I am aware that drug and alcohol services have had to adapt in new ways to continue working to support people affected by substance misuse. My Department is currently undertaking an assessment of the impact of Covid-19 on drug and alcohol services to identify lessons for policy and practice. This assessment will be presented to the national oversight committee, which I chair, for discussions with all stakeholders in the strategy, including the Department of the Taoiseach. Work is under way to prepare for the restoration of drug and alcohol services in a planned and appropriate manner in line with public health advice. This includes guidance on one-to-one and group supports. My Department has established a working group with drug and alcohol service providers to identify the guidance and supports required. I have also approved emergency funding to offset the costs of delivering drug and alcohol services in a Covid environment.
I am aware of concerns that recently introduced regulations that restrict indoor events to no more than six attendees would impact on the operation of drug and alcohol support groups. These groups provide a key lifeline for people struggling with addiction and support their recovery and rehabilitation. As announced earlier this week, it has been clarified to me that drug and alcohol support group meetings are not impacted by the restrictions and can continue to operate, subject to adherence to public health guidance relating to physical distance and other protective measures. I advise that these support groups proceed with an extra degree of caution and put in place strict protective measures as individuals with addiction problems are more vulnerable to the risks of Covid-19.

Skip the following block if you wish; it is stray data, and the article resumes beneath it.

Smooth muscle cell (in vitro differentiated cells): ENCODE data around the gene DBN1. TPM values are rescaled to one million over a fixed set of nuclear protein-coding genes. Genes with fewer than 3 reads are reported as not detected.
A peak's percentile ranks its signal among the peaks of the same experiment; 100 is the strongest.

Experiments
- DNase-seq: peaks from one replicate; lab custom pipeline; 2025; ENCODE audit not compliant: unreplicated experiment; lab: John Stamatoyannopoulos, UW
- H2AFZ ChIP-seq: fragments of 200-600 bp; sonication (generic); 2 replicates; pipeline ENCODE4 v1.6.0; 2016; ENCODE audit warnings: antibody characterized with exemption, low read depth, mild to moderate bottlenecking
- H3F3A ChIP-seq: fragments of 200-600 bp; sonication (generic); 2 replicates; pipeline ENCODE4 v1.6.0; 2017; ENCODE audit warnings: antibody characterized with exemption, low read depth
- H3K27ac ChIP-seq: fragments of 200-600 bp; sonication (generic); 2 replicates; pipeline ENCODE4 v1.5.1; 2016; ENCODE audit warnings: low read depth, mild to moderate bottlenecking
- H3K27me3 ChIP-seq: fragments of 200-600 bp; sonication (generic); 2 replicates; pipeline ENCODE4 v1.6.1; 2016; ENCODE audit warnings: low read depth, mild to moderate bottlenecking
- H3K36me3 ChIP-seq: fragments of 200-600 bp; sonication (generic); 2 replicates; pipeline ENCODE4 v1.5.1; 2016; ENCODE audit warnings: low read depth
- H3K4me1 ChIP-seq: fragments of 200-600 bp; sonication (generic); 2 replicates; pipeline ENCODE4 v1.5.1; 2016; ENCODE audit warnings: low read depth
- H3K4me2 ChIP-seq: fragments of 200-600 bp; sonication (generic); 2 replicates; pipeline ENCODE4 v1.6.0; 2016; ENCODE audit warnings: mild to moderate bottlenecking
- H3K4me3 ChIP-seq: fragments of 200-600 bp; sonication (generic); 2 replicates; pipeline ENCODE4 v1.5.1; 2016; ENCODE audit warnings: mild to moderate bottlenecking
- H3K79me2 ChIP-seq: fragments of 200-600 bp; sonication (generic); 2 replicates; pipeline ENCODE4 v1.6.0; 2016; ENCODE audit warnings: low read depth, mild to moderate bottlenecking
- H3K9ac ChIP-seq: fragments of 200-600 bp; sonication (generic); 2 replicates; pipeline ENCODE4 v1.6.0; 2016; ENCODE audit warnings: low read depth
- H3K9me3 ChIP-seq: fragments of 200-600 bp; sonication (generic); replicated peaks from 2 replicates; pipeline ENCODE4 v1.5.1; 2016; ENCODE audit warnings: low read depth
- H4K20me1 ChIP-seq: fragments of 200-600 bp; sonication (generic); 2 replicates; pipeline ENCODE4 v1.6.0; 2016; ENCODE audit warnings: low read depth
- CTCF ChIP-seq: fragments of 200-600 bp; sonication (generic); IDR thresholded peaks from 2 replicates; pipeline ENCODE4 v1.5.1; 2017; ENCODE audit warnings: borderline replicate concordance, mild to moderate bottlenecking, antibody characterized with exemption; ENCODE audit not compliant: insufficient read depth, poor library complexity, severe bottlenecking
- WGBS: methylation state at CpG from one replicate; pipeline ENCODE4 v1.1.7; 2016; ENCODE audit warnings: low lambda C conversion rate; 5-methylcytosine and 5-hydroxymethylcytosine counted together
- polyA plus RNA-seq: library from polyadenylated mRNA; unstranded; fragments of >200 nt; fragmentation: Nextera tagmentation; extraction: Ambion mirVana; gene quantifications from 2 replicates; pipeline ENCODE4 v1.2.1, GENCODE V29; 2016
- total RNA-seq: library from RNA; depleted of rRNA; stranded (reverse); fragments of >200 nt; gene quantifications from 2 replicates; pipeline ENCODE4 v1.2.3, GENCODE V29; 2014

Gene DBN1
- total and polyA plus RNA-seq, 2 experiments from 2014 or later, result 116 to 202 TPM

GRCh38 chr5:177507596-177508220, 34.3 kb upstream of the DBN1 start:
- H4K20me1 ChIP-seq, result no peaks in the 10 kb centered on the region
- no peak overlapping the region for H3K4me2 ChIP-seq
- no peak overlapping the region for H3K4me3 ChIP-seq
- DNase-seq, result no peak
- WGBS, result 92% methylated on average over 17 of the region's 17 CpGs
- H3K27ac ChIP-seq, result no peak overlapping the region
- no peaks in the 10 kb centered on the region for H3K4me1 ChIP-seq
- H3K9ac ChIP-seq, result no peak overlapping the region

Responsibility for the health needs of socially excluded groups such as people who are homeless, Travellers, the Roma community and residents of direct provision centres also comes under my ministerial brief. Covid-19 has brought into focus the significant health inequalities faced by these groups due to social and housing conditions. At the beginning of the pandemic, a range of preventative and precautionary measures were introduced, which were aimed at minimising the risk of infection among service users and staff in congregated settings. The impact of Covid-19 was greatly minimised by an intensive and collaborative response from Departments, the HSE and civil society. A good example of this approach is the measures adopted for people who are homeless. As a result of these efforts, the number of outbreaks of Covid-19 in homelessness services has been minimised, with only 15 cases associated with four clusters. We need to maintain these supports for homeless people and other socially excluded groups as Covid-19 remains a threat to public health.
I hope that the Deputies present now have a deeper appreciation of the increased importance of public health policies as a result of Covid-19 and of how these policies, Healthy Ireland, tobacco and alcohol policies, the national drugs strategy and Inclusion Health have helped to minimise the impact of Covid-19 on the population, especially those who are socially excluded. I look forward to the contributions to this debate.